Record number :
838083
Title of article :
Effect of forest fragmentation on fruit and seed predation of the tropical dry forest tree Ceiba aesculifolia Original Research Article
Author/Authors :
Yvonne Herrer?as-Diego، نويسنده , , Mauricio Quesada، نويسنده , , Kathryn E. Stoner، نويسنده , , Jorge A. Lobo، نويسنده , , Yared Hern?ndez-Flores، نويسنده , , Gumersindo Sanchez Montoya، نويسنده ,
Issue Information :
روزنامه با شماره پیاپی سال 2008
Pages :
8
From page :
241
To page :
248
Abstract :
Forests fragmentation reduces the density of natural plant populations forming patches of the remaining individuals. One of the biotic interactions that can be affected by forest fragmentation and is poorly studied is seed predation. We determined the effects of forest fragmentation on seed and fruit predation in Ceiba aesculifolia by comparing trees in continuous forest with trees in fragmented forest. We compared the following variables: (a) frequency of fruit predation by Collie’s squirrel (Sciurus colliaei) in each habitat; (b) frequency of the cotton-staining bug seed predator (Dysdercus, Orden Hemiptera) in each habitat; (c) the effect of seed predation on germination frequency and time; and (d) the effect of different life stages of Dysdercus on seed viability. In continuous habitat, 100% of the trees presented fruits with squirrel predation while only 34% of trees in fragmented habitats presented fruit predation. In continuous forest 27% of the trees contained fruits with the seed predator Dysdercus, while only 2% of the trees in fragmented forest presented Dysdercus. The initial weight of damaged seeds was greater than seeds that were not damaged indicating that seed predators select heavier seeds to feed upon. Frequency of seed germination was affected by different life stages; pre-adults decreased germination significantly more than nymphs and adults. Seed predation significantly increased the time it took for germination to occur. Our study shows that forest fragmentation significantly affects predation patterns of squirrels and cotton-staining bugs. Reduction of natural seed predators in forest fragments may have long-term consequences on forest structure and diversity.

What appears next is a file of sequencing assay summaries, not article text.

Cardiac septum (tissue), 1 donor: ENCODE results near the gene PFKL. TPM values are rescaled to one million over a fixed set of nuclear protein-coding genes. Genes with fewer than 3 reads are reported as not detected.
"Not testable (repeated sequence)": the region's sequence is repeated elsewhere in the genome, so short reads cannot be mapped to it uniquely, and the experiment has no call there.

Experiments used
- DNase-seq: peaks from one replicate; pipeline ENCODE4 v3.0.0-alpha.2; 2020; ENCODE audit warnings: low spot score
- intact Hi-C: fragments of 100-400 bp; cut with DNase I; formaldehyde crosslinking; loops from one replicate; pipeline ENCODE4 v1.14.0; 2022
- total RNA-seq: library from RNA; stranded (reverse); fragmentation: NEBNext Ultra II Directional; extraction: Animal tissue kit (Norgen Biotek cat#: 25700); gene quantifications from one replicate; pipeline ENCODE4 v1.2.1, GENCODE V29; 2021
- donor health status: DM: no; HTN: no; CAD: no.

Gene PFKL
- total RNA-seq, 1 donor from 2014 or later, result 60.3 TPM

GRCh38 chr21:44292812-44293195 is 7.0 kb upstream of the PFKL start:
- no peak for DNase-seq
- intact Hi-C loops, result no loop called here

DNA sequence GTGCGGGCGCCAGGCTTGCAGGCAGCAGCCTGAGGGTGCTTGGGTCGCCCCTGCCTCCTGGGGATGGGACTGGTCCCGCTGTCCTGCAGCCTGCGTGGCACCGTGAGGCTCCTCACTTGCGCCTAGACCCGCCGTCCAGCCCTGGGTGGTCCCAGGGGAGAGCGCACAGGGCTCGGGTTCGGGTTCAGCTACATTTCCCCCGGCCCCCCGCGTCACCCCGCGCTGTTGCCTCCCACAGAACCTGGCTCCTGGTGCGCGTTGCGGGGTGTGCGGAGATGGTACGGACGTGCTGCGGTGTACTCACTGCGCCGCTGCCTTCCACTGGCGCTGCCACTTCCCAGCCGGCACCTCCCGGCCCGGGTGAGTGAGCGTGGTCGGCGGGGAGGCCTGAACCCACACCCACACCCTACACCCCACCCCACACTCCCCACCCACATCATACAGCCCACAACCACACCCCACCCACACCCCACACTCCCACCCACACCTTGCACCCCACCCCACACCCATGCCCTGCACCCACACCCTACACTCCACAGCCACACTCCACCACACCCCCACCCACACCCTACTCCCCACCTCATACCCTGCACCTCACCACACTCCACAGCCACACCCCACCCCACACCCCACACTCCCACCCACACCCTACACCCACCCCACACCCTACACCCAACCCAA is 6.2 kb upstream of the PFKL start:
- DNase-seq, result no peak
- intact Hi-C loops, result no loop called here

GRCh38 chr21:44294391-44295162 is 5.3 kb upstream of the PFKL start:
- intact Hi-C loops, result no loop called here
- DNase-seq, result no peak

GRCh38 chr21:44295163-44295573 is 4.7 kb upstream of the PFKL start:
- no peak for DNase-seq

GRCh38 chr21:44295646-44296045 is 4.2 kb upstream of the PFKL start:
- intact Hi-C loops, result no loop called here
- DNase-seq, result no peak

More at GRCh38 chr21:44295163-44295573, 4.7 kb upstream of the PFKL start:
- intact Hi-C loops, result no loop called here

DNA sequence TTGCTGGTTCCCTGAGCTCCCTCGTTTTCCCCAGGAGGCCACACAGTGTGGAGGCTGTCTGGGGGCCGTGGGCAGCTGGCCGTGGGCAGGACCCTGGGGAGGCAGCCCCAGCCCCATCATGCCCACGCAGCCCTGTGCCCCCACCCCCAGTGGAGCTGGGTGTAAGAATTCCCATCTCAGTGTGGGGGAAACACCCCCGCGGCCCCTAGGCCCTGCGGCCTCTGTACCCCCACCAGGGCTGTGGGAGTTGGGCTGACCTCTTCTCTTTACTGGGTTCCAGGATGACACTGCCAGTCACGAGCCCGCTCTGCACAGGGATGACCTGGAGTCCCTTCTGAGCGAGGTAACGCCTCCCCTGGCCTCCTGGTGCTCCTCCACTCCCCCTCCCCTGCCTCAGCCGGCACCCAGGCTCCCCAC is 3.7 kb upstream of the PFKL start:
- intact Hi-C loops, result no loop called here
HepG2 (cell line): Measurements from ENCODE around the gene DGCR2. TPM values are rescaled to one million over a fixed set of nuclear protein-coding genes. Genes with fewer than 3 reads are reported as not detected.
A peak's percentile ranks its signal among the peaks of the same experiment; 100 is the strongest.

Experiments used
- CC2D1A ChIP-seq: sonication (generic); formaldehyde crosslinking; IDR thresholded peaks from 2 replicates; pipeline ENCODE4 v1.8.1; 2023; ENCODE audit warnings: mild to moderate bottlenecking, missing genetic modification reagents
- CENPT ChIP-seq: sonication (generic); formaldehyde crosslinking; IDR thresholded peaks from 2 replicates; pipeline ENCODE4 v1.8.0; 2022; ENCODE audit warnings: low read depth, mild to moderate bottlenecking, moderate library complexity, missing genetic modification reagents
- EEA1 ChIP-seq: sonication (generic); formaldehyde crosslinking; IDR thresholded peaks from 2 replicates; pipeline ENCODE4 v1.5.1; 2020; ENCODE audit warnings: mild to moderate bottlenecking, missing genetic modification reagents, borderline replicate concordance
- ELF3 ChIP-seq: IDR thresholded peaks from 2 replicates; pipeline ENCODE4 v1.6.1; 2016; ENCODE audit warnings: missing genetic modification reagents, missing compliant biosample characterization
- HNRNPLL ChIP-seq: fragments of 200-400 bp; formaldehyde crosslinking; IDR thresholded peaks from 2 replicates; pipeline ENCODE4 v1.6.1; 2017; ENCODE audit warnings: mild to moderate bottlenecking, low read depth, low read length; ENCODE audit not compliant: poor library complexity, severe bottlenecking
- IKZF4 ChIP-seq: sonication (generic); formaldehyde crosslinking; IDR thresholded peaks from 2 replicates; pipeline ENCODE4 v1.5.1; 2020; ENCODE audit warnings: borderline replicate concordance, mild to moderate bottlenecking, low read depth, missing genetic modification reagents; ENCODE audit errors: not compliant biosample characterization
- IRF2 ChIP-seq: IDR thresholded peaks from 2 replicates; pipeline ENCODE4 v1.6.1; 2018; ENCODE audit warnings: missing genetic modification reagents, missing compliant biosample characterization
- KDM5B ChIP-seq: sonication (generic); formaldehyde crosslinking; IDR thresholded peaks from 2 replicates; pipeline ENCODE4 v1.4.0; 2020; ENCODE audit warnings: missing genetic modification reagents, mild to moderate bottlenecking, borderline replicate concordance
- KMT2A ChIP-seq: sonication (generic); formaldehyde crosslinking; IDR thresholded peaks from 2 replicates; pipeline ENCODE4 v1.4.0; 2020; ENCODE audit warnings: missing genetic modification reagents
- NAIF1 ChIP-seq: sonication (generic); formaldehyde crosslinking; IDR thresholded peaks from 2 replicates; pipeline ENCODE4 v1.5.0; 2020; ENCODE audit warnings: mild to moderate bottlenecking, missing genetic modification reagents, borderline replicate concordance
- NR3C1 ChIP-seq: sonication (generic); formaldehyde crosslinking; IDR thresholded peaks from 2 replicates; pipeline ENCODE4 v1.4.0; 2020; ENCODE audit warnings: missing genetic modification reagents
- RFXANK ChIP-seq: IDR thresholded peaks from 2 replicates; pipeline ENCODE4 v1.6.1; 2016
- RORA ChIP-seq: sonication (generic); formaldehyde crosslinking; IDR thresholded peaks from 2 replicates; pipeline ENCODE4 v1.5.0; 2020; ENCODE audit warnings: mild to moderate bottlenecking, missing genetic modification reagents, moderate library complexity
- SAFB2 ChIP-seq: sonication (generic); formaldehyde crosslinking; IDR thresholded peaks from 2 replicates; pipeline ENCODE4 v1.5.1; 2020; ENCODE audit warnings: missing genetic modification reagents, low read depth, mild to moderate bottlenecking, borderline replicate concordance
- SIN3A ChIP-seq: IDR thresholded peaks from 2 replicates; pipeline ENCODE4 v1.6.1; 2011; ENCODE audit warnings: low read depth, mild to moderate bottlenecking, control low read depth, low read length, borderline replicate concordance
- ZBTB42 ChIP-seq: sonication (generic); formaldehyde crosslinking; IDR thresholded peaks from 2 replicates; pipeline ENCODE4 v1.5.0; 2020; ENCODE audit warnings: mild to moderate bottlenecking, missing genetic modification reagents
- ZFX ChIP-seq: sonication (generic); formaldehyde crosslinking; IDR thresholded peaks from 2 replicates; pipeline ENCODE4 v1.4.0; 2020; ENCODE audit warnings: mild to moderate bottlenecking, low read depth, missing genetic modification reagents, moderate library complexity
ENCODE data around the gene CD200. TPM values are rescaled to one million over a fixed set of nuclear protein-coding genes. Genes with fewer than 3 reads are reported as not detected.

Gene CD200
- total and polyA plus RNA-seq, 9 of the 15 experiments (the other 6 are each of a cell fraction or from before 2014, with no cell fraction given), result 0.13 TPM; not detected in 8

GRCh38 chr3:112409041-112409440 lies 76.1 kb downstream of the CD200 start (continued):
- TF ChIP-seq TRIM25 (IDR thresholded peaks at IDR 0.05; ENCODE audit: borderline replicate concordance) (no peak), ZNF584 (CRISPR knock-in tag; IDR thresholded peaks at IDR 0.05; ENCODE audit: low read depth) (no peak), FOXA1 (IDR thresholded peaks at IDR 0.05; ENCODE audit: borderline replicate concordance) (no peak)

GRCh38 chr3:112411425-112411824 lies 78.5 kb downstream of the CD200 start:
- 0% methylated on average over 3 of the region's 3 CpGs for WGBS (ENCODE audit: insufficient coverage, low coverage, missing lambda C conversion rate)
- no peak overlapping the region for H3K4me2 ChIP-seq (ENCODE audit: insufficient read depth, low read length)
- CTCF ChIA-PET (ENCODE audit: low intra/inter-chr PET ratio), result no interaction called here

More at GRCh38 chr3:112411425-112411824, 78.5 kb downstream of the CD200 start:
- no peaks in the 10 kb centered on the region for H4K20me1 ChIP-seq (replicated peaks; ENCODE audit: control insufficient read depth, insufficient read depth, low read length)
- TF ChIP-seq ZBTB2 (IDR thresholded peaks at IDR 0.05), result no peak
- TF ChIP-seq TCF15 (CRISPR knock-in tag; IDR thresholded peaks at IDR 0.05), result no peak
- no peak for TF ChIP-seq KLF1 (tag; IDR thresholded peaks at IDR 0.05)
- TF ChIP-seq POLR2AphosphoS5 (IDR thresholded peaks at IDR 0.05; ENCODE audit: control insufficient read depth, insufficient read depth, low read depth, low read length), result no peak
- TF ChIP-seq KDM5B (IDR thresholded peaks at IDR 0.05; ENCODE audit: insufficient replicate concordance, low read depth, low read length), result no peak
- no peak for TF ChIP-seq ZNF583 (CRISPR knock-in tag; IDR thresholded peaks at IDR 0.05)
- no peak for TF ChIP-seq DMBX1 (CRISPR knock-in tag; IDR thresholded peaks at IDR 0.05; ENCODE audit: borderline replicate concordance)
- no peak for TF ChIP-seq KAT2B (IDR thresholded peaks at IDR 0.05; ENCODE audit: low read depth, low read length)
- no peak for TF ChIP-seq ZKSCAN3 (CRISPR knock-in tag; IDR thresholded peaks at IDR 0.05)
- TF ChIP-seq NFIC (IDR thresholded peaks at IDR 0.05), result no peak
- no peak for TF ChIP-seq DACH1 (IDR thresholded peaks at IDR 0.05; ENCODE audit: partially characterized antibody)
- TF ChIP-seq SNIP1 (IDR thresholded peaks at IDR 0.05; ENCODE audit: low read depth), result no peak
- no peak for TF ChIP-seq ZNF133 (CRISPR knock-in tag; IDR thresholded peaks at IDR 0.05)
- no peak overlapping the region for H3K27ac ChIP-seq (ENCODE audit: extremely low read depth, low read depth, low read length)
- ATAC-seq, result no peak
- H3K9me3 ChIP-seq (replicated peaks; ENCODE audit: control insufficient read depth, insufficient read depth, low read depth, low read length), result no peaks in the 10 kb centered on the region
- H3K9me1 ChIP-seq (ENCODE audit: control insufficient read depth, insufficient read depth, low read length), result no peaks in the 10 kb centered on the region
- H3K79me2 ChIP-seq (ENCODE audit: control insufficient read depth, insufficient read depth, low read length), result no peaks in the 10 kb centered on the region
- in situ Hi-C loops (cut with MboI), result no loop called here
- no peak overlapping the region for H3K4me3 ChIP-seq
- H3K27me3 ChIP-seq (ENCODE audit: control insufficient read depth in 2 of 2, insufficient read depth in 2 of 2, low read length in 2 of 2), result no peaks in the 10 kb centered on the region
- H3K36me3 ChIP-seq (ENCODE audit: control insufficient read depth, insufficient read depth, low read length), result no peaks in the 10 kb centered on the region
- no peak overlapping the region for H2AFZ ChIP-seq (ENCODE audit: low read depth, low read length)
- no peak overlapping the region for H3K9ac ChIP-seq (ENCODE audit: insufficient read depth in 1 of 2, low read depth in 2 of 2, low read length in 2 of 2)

Keywords :
Plant–animal interaction , Fruit predation , seed predation , Forest fragmentation , tropical trees , dry forest
Journal title :
Biological Conservation
Journal title :
Biological Conservation
Serial Year :
2008
Link To Document :
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